The thesis of the evening: Human rights were invented in Africa - already more than seven hundred years before the Universal Declaration of Human Rights in December 1948 in the Palais de Chaillot in Paris!
The Cameroonian theater maker Martin Ambara and his team went on a research trip through Guinea this summer, into the meandering paths of history around the story of the "Lion King" Sundeita Keita and his Charter of the Mandes. This already contained a preamble stating social peace in diversity and the inviolability of the human person. The existence of the Charter means locating the origins of the idea of human rights in Africa.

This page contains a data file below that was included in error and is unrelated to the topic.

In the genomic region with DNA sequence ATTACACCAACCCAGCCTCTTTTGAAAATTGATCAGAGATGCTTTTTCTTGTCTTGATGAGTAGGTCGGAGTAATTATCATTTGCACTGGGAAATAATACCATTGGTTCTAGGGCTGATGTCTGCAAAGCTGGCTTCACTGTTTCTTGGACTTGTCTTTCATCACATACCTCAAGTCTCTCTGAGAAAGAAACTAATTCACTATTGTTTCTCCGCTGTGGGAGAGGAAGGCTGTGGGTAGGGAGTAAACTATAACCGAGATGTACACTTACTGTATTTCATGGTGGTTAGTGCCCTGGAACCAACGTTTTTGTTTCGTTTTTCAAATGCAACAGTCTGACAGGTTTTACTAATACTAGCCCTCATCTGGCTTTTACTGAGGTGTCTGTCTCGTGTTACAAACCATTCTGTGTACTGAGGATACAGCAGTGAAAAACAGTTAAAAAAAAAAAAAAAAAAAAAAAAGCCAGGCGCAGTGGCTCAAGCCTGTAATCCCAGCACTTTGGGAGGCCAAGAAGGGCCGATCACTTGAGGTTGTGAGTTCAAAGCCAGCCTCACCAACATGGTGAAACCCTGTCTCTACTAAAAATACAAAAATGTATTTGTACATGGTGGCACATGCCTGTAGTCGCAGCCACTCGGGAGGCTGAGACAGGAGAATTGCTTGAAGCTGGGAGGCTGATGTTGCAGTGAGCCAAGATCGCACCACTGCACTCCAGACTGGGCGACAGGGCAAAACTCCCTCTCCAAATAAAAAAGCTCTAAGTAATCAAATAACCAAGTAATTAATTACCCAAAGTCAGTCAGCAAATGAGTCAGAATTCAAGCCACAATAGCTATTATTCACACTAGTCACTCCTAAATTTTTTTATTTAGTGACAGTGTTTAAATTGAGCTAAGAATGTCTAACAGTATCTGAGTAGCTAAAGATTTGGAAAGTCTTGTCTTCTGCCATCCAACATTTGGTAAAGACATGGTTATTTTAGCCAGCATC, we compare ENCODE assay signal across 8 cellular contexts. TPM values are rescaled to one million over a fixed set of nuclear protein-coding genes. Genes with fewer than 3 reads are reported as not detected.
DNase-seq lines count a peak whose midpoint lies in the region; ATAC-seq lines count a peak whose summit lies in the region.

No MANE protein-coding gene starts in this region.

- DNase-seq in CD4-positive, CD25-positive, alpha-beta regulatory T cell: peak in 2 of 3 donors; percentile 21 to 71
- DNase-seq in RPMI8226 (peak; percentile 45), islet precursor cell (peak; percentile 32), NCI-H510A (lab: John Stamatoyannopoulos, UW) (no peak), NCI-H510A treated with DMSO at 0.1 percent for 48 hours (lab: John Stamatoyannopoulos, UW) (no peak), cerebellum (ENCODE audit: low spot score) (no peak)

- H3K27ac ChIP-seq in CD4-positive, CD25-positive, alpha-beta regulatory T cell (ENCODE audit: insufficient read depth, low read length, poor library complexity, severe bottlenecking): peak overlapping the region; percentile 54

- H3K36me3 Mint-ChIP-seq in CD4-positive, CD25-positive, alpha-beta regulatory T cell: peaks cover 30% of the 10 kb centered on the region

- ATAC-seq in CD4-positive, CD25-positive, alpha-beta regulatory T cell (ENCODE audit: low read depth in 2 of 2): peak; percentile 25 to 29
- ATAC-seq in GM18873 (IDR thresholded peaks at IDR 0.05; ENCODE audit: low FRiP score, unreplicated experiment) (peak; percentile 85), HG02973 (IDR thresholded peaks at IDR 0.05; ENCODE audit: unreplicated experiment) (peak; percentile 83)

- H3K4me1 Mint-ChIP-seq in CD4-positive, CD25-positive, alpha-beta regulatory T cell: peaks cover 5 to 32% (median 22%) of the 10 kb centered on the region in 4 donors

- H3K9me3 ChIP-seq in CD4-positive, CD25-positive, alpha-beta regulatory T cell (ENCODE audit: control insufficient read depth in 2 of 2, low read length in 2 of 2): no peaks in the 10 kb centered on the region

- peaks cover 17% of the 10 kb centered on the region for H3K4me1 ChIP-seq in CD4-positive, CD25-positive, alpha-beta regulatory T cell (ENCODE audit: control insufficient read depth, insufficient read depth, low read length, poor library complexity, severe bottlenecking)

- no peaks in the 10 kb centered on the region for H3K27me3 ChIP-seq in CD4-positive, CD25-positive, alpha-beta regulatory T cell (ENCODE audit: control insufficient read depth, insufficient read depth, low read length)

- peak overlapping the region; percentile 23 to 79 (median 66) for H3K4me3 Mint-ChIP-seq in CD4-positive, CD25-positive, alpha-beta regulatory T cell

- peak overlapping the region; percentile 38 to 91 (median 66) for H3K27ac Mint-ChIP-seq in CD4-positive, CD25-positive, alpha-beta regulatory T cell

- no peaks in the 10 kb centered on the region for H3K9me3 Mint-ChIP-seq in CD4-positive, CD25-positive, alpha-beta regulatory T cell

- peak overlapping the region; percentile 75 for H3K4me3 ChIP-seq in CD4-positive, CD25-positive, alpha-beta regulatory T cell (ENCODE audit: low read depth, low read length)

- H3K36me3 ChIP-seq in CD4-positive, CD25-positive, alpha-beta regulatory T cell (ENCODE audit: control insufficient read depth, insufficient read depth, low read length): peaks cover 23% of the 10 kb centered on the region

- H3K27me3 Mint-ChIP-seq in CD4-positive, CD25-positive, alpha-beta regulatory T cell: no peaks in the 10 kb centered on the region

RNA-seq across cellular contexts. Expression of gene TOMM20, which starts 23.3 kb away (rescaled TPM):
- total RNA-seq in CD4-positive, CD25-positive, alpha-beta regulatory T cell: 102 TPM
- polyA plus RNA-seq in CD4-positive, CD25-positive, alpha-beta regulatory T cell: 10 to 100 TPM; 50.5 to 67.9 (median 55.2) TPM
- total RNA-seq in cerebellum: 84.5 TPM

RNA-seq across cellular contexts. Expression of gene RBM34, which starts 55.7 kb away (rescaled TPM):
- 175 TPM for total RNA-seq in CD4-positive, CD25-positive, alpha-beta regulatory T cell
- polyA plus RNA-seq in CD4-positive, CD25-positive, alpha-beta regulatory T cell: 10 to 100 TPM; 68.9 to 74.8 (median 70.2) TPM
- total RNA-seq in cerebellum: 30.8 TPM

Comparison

On their journey, Ambara and his team conducted interviews with the last living griots, the transmitters of the stories surrounding the Manden Charter, and present a performative lecture with music, dance and video that aims to correct the postcolonially clouded view of the African continent and its history.
The lecture performance will be followed by a discussion with the director Martin Ambara and the artists about the research trip, Europe's image of Africa and the significance of the Manden Charter for African societies.
Guest in conversation: Julia Schade, postdoctoral researcher in the Graduate College The Documentary. Excess and Deprivation at the Ruhr-Universität Bochum. In the context of decolonial discourses, Schade questions and researches other modes of representation and appearance as well as procedures for making visible and authenticating historical experiences of violence.
Recherche, Text, Regie: Martin Ambara
Performance / Tanz: Edith Voges Nana Tchuinang, Messina Effouba Sylviane
Musik: Ronald Tchoumo-Nounjio Mangoua
Video: Max Walter
Performative Übersetzung: Claire Lovy